The feet first method

Okay, I said to myself, I can learn how to do this. I have been lucky enough in my life to learn many things fast and easily. The way I automatically start is to jump in, follow whatever directions appear, and hope that I’ll be able to do it. This does sometimes work.

So in I went. I found the Wordpress dashboard with all the options. I didn’t know what half of them meant. CSS? Widgets? Plugins? PHP code can be used in HTML inserts?

Atahualpa has a very active help forum. So I went to look at some of the threads, hoping to find some guidance. I found things that looked like this:


img#bg {
position:fixed;
top:0;
left:0;
width:100%;
height:100%;
}

#wrapper {
position:relative;
z-index:1;
}

Yikes!

I almost gave up. What I was saying to myself was, “I don’t know this. I can’t do it.”

And another way

Then I stopped and thought about it. I knew that I really wanted to do this myself. I wanted to be able to update the website without help. I was ready for a challenge.

And I thought about those words I was saying to myself: “I don’t know this. I can’t do it.”

Now wait a second. Of course I don’t know it. I haven’t learned it yet! I was expecting myself to already know the thing I wanted to learn.

And I felt myself switching modes. Remembering another way that I love to learn. Remembering how exciting it is to find building blocks.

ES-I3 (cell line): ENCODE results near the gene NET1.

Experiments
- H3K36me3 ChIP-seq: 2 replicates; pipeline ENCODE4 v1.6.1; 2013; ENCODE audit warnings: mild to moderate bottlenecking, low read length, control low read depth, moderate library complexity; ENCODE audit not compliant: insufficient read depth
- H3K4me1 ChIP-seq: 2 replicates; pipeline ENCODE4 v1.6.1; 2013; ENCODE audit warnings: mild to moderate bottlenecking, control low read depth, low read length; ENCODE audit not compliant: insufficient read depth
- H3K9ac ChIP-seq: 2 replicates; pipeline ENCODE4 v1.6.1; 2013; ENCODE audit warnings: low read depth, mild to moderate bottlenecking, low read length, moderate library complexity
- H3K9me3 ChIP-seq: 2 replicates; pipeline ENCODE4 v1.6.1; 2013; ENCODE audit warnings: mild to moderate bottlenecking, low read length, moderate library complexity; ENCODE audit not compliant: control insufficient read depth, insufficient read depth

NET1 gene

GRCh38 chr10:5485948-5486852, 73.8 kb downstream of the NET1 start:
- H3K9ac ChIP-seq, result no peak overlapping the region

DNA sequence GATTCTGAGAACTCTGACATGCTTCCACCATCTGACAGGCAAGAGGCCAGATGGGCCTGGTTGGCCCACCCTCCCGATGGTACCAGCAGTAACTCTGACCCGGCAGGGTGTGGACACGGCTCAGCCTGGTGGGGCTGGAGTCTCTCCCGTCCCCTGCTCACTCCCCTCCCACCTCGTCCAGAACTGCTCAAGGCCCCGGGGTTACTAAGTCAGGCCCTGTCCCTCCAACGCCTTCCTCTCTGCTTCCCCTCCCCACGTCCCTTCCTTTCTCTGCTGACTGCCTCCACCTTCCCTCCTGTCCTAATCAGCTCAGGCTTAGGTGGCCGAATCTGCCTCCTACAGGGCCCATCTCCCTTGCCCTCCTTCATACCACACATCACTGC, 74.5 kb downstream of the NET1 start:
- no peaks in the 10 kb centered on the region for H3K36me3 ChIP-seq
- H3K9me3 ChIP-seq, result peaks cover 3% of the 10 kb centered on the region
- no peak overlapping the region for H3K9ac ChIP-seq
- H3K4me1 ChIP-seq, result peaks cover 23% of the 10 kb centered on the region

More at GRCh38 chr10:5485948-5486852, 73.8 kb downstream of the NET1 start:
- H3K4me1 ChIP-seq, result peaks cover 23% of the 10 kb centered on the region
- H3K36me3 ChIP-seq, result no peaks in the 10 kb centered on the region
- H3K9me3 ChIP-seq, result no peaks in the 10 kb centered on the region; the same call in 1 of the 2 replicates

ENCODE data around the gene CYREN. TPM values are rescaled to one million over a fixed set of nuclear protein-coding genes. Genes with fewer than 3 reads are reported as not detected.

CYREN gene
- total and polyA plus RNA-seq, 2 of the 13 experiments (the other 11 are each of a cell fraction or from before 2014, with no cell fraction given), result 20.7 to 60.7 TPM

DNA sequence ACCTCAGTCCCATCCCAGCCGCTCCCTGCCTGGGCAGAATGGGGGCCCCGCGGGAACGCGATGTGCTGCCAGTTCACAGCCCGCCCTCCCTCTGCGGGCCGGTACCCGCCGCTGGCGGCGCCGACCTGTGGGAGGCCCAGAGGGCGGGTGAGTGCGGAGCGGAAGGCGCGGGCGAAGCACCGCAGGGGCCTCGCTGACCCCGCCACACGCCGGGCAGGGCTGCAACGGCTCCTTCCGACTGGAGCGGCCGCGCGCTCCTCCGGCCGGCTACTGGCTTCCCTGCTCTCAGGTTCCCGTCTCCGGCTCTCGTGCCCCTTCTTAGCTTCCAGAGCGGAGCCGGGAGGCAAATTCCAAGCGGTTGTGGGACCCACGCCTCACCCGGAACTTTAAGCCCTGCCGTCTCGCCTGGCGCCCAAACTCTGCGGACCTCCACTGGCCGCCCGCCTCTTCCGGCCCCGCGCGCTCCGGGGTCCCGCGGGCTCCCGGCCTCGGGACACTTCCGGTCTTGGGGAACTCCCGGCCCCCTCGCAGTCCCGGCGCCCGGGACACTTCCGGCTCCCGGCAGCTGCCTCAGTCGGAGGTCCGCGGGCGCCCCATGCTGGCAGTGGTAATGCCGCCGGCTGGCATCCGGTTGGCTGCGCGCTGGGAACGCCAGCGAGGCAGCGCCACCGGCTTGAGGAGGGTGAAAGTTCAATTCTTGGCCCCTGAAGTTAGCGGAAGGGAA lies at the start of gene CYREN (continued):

Building Blocks

When I’m faced with learning something large, I love to start with the very basics. I did this when I studied Spanish in evening classes with my partner. Even though I knew some bits of Spanish, I wanted to start at the very beginning. I wanted to write down a very short list of words in my notebook. I wanted to memorize the basic verb conjugation and make sure I really knew it. Why does this feel so good?

Here's part of a mindmap from a few years ago, in which I was exploring the ways I learn.

What I learned from the mindmapping process:

• I’m allowed to be a total beginner. I’m allowed to not know a single thing about it.
• I know I’ll have all the tools I need to learn. I won’t be lost.
• I won’t miss anything because I’ll be learning from the ground up.
• The big foggy mysterious thing will form itself into an order.
• I’ll be able to go as far as I want to!

So I started looking for building blocks.

I started by reading Pamela Wilson at www.bigbrandsystem.com. She talks on a beginner level about choosing colors, fonts, and layout for your website. Choose two main colors. I can understand that!

Then I found some very simple Atahualpa tutorials. “How to upload a header image.” Three steps. “How to set the width of your site.” Two steps, with explanation of fluid and fixed widths. Okay, I can understand this.

Then I looked at my site and picked just one thing that I wanted to change. Let’s see. I want there to be blocks of color on the sides so it doesn’t just go off into space. I looked around on the dashboard and saw “style and configure sidebars.” Aha, that must be it! Indeed, there it was, and I was able to add sidebars with different colors.